Grave Danger posted in Eleison Comments on March 31, 2012

The desire of certain priests within the Society of St Pius X to seek a practical agreement with the Church authorities without a doctrinal agreement seems to be a recurring temptation. For years Bishop Fellay as the Society’s Superior General has refused the idea, but when he said in Winona on February 2 that Rome is willing to accept the Society as is, and that it is ready to satisfy “all the Society’s requirements . . .on the practical level,” it does look as though Rome is holding out the same temptation once more.

However, the latest news from Rome will be known to many of you: unless the Vatican is playing games with the SSPX, it announced last Friday, March 16, that it found Bishop Fellay’s January reply to its Doctrinal Preamble of September 14 of last year “not sufficient to overcome the doctrinal problems which lie at the foundation of the rift between the Holy See and the SSPX.” And the Vatican gave the SSPX one month in which to “clarify its position” and avoid “a rupture of painful and incalculable consequences.”

But what if Rome were suddenly to cease requiring acceptance of the Council and the New Mass? What if Rome were suddenly to say, “Alright. We have thought about it. Come back into the Church as you ask. We will give you freedom to criticize the Council as much as you like, and freedom to celebrate the Tridentine Mass exclusively. But do come in!” It might be a very cunning move on the part of Rome, because how could the Society refuse such an offer without seeming inconsistent and downright ungrateful? Yet on pain of survival it would have to refuse. On pain of survival? Strong words. But here is a commentary of Archbishop Lefebvre on the matter.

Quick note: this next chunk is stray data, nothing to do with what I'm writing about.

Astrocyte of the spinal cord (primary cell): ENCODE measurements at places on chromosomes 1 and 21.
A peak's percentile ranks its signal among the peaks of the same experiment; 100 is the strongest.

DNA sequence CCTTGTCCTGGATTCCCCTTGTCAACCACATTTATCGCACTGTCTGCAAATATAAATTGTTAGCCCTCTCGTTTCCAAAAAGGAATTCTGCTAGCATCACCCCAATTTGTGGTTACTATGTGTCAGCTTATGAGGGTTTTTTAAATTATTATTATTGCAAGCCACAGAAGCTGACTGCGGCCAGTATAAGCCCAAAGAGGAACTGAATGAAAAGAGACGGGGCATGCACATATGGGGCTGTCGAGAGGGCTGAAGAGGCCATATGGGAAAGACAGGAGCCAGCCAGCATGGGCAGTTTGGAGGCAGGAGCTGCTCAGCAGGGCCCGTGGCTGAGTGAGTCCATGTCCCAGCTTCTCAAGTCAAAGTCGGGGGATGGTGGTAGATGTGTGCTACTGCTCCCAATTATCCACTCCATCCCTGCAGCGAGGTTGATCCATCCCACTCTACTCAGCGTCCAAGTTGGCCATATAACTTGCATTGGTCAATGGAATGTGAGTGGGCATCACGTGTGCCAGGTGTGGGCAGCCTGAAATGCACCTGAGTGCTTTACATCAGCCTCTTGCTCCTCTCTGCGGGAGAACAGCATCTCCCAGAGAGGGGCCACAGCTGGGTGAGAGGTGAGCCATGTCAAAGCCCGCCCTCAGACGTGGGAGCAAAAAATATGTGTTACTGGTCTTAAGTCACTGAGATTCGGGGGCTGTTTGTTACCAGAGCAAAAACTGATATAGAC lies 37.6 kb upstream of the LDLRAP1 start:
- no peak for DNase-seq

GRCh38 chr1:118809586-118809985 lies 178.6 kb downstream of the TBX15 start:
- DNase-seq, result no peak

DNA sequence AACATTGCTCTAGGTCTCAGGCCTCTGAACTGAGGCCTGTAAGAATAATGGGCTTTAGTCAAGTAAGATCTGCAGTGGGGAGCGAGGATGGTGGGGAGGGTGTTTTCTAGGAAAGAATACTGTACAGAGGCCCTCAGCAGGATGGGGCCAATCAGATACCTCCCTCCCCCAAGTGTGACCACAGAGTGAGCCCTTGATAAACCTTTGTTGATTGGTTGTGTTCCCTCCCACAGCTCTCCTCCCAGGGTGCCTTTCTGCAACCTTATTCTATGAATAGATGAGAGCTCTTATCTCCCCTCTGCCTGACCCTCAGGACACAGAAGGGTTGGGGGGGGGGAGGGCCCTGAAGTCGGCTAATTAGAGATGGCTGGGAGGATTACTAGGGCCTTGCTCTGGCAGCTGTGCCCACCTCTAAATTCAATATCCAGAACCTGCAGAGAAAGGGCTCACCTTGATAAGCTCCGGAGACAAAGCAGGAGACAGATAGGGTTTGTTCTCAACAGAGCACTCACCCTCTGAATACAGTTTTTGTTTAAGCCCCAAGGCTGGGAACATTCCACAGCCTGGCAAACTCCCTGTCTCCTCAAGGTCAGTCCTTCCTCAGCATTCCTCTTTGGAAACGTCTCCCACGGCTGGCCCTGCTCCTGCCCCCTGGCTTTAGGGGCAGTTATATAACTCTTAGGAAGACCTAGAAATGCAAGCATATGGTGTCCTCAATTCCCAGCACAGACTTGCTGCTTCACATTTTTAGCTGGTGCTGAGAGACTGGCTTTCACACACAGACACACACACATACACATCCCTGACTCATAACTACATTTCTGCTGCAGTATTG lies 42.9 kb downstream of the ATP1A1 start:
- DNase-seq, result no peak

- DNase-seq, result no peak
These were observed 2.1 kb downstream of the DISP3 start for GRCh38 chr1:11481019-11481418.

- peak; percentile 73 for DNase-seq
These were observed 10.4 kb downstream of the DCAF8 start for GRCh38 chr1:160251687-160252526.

On May 5, 1988, he signed with then Cardinal Ratzinger the protocol (provisional draft) of a practical Rome-Society agreement. On May 6 he took back his (provisional) signature. On June 13 he said, “With the May 5 Protocol we would soon have been dead. We would not have lasted a year. As of now the Society is united, but with that Protocol we would have had to make contacts with them, there would have been division within the Society, everything would have been a cause of division” (emphasis added). “New vocations might have flowed our way because we were united with Rome, but such vocations would have tolerated no disagreement with Rome – which means division. As it is, vocations sift themselves before they reach us” (which is still true in Society seminaries).

And why such division? (Warring vocations would be merely one example amongst countless others). Clearly, because the May 5 Protocol would have meant a practical agreement resting upon a radical doctrinal disagreement between the religion of God and the religion of man. The Archbishop went on to say, “They are pulling us over to the Council . . .whereas on our side we are saving the Society and Tradition by carefully keeping our distance from them” (emphasis added). Then why did the Archbishop seek such an agreement in the first place? He continued, “We made an honest effort to keep Tradition going within the official Church. It turned out to be impossible. They have not changed, except for the worse.”

And have they changed since 1988? Many would think, only for yet worse.

Kyrie eleison.

Undesired Celibacy

Undesired Celibacy posted in Eleison Comments on January 16, 2010

Last Sunday’s Feast of the Holy Family may be a suitable moment to quote a reader’s question arising from the pronouncement of “Eleison Comments” three weeks ago that, normally speaking, an unmarried man is a “zero” while an unmarried woman is “less than a zero”: what about a man or woman who might have liked to get married, but for whatever reason either could not or did not do so? Not everybody that does not marry has a religious vocation, the reader added.

I began by replying that unnatural loneliness is all too normal today. Modern life, especially big city life, causes not only marriages not to happen which should happen, but also many marriages which have happened to come apart. That is one punishment amongst many others of liberalism, which by glorifying individualism engenders an inaptitude to live in the married state. Liberalism also glorifies freedom from all ties, and the marriage bond is nothing if not a tie. “Hence the collapsing birth-rates of the Western nations and the suicide of once Catholic Europe. It is all immensely sad and immensely serious.”